We Europeans

Europe’s mistaken identities

History suggests that it may even be easier to create an identity for others than to find one for oneself. The ‘Us and Them’ syndrome, where the ‘Them’ are dumped together in a separate communal basket, makes the process a bit easier… The Greeks called all foreigners barbaros because they couldn’t decipher their babbling. The… » read more

Posted by Richard Hill

It’s not surprising that the best way to describe a profound longing for something unattainable is a German word: Sehnsucht. According to Wikipedia, it “is difficult to translate adequately and describes a deep emotional state. Its meaning is somewhat similar to the Portuguese word, saudade.” Maybe, but it’s a lot more than that. This Sehnsucht… » read more

Posted by Richard Hill

One of the things that sticks out in the perception of a foreigner is the overriding sense of fairness of the Belgians in their dealings with others. I say this as one of the English who supposedly invented the concept of fairness and gave the word to the rest of the world. The people of… » read more

Posted by Richard Hill

The French, who for so long talked about ‘nos ancêtres, les Gaulois’, may have felt justified in not looking too closely at their antecedence. The Germanic element is in fact more important: according to Luigi Barzini, the Italian author and politician, almost half the inhabitants of present-day France are the descendants of Germanic tribes. As… » read more

Posted by Richard Hill

East, West, who’s worst?

Minor yet significant events are easily swallowed up in the digestive tract of history. Personal tragedies get buried under the steamroller of power politics. Over 60 years ago, in 1948, I was drafted into national service in the British army. After training in Northern Ireland (in the company of IRA sympathisers on the run from… » read more

Posted by Richard Hill

Saint Nicholas of Myra has a lot to answer for. For a start he was responsible for a Nordic Council meeting that was devoted to a bitter dispute over claims to his namesake, Santa Claus. The Norwegians presented a carefully argued but sentimental case for ownership, matched by equally nostalgic pleas from the Icelanders and… » read more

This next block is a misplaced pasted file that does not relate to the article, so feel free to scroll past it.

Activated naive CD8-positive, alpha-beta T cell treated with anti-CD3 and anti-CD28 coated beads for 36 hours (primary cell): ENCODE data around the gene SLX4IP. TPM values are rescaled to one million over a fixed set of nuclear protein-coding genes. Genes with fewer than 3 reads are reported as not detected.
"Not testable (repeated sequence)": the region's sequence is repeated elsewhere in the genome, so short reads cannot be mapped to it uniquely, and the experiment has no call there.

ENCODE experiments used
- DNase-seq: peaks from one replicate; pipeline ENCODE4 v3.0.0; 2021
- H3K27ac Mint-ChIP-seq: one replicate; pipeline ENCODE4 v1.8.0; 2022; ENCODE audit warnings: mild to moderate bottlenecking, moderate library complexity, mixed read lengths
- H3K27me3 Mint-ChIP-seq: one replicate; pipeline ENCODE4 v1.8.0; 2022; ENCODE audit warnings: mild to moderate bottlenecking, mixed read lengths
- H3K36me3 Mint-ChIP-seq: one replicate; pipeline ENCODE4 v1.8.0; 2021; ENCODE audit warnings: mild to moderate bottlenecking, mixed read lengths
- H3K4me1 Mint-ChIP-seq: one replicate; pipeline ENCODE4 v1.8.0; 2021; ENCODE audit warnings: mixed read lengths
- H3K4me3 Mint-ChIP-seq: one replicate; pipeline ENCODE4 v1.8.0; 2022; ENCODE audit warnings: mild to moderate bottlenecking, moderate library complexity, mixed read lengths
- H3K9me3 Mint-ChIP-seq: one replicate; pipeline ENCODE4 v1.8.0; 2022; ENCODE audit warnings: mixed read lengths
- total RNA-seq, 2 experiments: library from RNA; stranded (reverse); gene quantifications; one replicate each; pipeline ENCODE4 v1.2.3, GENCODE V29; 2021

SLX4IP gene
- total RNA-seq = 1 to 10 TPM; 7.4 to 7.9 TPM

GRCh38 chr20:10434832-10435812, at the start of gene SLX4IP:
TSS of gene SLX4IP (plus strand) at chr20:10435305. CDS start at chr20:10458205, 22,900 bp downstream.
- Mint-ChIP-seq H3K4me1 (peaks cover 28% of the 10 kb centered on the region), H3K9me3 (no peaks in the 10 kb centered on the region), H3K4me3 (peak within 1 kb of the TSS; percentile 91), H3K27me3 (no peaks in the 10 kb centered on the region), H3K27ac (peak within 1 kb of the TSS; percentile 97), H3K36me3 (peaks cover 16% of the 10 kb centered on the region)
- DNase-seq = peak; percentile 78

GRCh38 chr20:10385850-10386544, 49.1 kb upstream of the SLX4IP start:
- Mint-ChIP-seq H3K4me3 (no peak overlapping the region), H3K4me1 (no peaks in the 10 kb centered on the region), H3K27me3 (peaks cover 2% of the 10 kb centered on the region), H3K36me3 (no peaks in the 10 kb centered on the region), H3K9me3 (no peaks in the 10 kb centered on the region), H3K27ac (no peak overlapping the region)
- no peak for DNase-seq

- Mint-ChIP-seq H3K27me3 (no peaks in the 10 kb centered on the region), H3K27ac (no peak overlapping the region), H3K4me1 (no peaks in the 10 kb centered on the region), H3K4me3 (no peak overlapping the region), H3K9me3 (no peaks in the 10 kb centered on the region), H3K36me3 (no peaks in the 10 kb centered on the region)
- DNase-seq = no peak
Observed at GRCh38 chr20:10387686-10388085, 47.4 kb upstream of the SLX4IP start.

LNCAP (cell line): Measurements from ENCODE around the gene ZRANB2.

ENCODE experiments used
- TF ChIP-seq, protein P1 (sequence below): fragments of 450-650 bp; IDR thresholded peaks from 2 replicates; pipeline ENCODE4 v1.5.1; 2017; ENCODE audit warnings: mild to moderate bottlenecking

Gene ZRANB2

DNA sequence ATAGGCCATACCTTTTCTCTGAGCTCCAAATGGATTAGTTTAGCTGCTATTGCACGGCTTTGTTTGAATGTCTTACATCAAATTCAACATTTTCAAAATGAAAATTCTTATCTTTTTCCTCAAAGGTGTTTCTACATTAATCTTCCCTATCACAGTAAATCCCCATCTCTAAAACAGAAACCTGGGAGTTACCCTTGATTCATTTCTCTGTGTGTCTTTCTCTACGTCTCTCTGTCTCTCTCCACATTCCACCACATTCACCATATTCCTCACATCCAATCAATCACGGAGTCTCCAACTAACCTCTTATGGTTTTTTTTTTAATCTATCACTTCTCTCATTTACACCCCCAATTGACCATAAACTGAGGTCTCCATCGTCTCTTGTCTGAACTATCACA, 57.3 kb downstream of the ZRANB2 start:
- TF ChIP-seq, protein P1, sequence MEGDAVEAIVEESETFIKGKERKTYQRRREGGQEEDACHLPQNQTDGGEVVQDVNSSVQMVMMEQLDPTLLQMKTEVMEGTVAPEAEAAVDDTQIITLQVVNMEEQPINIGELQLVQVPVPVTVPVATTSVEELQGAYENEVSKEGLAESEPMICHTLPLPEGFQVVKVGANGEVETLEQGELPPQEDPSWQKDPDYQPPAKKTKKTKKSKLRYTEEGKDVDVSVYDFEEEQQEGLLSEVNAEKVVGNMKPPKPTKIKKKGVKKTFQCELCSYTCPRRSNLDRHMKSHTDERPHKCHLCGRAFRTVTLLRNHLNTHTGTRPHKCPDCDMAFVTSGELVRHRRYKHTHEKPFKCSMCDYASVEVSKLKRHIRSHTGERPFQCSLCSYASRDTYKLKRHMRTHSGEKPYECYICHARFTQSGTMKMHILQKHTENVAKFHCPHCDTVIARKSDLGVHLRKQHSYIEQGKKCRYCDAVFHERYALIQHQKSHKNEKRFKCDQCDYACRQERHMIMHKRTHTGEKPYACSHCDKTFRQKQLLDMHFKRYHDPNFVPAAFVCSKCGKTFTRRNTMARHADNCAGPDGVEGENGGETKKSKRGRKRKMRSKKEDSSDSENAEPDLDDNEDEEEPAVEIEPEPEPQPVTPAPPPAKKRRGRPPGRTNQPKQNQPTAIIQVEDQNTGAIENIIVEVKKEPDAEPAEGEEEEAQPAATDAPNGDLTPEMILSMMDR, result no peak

Posted by Richard Hill

A tribute to Belgian pragmatism and opportunism, Brussels has become the host city for the most important of the European Union’s institutions. Operating physically in the Quartier européen, and metaphorically in what observers call the ‘Eurobubble’, the European Commission and the European Parliament have attracted an impressive community of lobbyists. In the words of the… » read more

Posted by Richard Hill

Media commentators are talking about the long-term risk that the European institutions will “disintegrate”. But the foundations on which these institutions are based – the subsoil of the European Union – are also shaky. There are a number of long-term trends that all seem to point in the same direction: the ‘balkanisation’ or fragmentation of… » read more

Posted by Richard Hill

We owe this statement to the original Henry Ford, pioneer of the ‘Model T’. He went on to tell the journalist interviewing him: “It’s tradition. We don’t want tradition. We want to live in the present and the only history that is worth a tinker’s dam is the history we made today.” But even the… » read more

Posted by Richard Hill

With the help of new technologies and the social media, our world is changing so fast that we have difficulty in keeping up with it. Instant videos and SMS messaging fuel grassroots movements and challenge the established order. They create novel situations that, as in the Arab world, bring the need for new social constructs… » read more

Posted by Richard Hill